After reconnoitring the Paris-Roubaix course with his teammates on Thursday, André Greipel says is ready to go on the attack this weekend. The Lotto-Soudal rider, who will once again be playing a supporting role for his teammate Jürgen Roelandts, says that the team need to grab the bull by the horns this weekend in their search of success.
"We have to see how the race develops. You have to look around and see how many guys are left after Arenberg. Hopefully we are still with six or seven riders from our team. From there you can just try to ride aggressively and don't wait for others to attack, we can do it," he told Cyclingnews at the team's hotel near Bruges.
Greipel was one of the most aggressive riders during Sunday's Tour of Flanders, attacking multiple times in the final 50 kilometres. The plan was to ensure that he was there at the front of the race when his teammates needed him most. Unfortunately the team were unable to put someone in the top three but Greipel was pleased that everything else played out as it should. "I think from our side, our team didn't do any mistakes, I think there were other teams that made more mistakes than us," he said.
However, four days later, the German is paying for his huge efforts. He skipped Scheldeprijs, to the mirth of the organisers, and told Cyclingnews that he still didn't feel up to scratch during the recon.
"I don't know if it's from Flanders but the legs were not so good today. It means nothing it is only Thursday today," said Greipel. "I was just really tired. And today with how my legs are feeling, I think that it was the right decision to do. Of course it's not easy for the organisation of Scheldeprijs but I'm happy that the team could give me the opportunity to rest a little bit more and focus on Sunday."
A crash at last year's Gent-Wevelgem, which resulted in torn ligaments in his shoulder meant that Greipel was unable to ride last year's Paris-Roubaix. It was the first time he'd missed the race since he made his debut at the race in 2011. He scored his best result of 21st on that occasion and could be an outside contender for the team on Sunday, should anything go wrong. He has a love/hate relationship with the Hell of the North but believes that the team can make the podium if things go their way.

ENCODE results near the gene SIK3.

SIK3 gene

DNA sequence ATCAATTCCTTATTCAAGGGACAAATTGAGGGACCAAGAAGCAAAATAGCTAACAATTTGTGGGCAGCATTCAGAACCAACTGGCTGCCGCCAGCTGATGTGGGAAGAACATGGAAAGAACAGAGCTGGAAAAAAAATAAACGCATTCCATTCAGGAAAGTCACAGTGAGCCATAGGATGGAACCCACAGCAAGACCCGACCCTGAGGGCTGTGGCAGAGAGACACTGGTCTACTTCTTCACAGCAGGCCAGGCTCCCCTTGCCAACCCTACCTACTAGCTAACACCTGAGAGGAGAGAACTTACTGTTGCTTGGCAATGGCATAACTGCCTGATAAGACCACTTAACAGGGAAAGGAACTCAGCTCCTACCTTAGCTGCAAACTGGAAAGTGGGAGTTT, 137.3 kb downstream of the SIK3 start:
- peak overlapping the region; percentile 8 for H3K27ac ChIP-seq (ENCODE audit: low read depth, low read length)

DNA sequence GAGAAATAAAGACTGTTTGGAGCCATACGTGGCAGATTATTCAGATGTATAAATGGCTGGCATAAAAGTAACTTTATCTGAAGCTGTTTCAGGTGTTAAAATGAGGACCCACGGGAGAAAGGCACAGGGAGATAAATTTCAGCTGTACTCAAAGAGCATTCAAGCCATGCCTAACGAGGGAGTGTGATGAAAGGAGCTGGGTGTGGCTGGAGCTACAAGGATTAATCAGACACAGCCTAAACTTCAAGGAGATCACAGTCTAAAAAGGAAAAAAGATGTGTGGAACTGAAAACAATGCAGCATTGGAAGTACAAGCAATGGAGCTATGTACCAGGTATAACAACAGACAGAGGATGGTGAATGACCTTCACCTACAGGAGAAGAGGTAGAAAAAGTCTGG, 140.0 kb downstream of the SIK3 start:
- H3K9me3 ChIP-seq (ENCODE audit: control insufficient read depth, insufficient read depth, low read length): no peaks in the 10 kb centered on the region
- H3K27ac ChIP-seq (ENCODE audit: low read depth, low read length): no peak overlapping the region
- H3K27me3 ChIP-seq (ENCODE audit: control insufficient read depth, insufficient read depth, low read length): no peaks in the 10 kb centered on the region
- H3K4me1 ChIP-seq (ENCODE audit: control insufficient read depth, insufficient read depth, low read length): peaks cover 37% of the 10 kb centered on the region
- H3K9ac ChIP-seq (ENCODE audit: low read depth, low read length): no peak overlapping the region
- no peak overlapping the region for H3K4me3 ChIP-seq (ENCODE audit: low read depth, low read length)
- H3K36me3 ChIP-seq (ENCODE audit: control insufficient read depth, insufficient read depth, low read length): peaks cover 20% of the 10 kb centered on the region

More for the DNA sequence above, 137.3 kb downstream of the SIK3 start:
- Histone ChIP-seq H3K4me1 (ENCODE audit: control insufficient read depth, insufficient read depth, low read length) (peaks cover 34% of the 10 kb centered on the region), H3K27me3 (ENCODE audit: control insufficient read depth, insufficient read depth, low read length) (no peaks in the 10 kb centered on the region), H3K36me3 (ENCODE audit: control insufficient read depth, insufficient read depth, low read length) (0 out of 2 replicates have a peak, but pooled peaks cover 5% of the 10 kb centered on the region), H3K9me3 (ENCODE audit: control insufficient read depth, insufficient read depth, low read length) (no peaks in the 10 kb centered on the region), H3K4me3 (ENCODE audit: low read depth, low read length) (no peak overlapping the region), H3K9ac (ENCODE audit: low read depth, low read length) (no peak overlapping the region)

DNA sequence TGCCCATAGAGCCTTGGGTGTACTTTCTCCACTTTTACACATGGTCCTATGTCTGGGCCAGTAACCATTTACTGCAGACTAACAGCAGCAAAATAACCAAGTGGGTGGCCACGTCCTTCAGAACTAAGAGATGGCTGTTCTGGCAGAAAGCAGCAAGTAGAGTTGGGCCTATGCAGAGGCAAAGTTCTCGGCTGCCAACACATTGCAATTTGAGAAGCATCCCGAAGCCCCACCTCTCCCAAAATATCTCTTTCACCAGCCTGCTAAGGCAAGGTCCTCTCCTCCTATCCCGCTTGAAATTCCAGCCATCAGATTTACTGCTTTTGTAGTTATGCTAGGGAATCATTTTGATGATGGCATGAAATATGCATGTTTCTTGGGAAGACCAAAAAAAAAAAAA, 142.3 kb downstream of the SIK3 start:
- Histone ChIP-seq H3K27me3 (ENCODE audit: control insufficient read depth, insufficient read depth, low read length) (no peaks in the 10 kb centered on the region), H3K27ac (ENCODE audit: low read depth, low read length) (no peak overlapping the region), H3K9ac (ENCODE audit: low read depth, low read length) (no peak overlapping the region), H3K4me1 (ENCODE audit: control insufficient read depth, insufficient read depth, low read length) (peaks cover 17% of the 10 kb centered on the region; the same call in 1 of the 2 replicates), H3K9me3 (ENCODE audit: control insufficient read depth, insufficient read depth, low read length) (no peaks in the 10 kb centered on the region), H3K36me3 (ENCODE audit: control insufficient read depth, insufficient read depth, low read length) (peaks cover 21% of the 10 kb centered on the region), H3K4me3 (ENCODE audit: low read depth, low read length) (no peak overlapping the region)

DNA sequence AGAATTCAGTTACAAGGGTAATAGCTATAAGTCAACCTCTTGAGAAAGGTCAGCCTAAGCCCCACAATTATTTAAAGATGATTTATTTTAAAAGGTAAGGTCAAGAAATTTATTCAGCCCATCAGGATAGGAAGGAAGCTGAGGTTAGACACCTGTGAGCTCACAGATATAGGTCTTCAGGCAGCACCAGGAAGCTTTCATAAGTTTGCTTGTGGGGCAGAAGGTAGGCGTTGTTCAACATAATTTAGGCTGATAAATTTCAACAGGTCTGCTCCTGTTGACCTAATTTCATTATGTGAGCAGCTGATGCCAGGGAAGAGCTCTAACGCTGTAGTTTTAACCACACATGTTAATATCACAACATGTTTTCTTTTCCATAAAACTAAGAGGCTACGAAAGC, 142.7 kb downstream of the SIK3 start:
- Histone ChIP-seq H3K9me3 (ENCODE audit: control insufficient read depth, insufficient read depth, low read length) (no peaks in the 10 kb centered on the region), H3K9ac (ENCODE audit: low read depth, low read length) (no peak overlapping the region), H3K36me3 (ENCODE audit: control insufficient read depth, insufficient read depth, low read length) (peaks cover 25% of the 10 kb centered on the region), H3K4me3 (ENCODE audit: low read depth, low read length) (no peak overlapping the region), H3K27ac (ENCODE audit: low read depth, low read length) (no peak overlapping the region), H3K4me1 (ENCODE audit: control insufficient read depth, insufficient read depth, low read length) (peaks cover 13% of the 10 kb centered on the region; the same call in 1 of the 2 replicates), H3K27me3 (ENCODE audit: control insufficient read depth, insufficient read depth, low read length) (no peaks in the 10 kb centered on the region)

"I like the race a lot but you can go in the race and be like oh I love this race and after the second sector and you are dropped or you crash then you don't love it anymore," said Greipel. "I know if everything goes ok then we can be close to the front and Jürgen likes the race. I do like the race, Tiesj is also really on fire so we just have to see if we have the luck on our side."
Changing things up
After Paris-Roubaix, Greipel will enjoy a short break before he builds up to the Giro d'Italia in May. It is the first time since 2010 that the German sprinter will ride the Italian Grand Tour and only the second time in his career. He's taken a win on each occasion he's ridden the race and while they won't be taking a full-strength team he is determined to continue that trend.
"I will go to the Giro wanting to win a stage and everything else we will see," explained Greipel when asked if he would target the points competition too. "I think in the first 10 days there are like six opportunities for the sprints, and then until the 13th day then maybe there is another one. We're just going to try and get me somehow into the good position for the sprint but we will not be there with a lead-out train."
The Giro d'Italia is not the only change that Greipel has made for the 2015 season. For the first time since 2008, Greipel decided not to head to Australia and ride the Tour Down Under a race that he holds the record number of stage wins with 16. He waited until the Mallorca Challenge at the end of January, also skipping the Middle Eastern races in Qatar and Oman. The impact of the change of schedule means that he has less victories at this point in the year than he had last season but he is not worried.
"I feel quite good with the decision that we made in January," Greipel told Cyclingnews. "Let's say, for sure I could have had five victories now. I was three times second and sometimes a millimetre counts like last week (at Three days of De Panne). We have just other riders now who can also win races so it's not about me sprinting any more.
"It also goes on other shoulders with Jens Debusschere, Kris Boeckmans and Tony Gallopin we already have a lot of good riders to win races. I'm going to try and change my quantity of wins to quality of wins."
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Born in Ireland to a cycling family and later moved to the Isle of Man, so there was no surprise when I got into the sport. Studied sports journalism at university before going on to do a Masters in sports broadcast. After university I spent three months interning at Eurosport, where I covered the Tour de France. In 2012 I started at Procycling Magazine, before becoming the deputy editor of Procycling Week. I then joined Cyclingnews, in December 2013.
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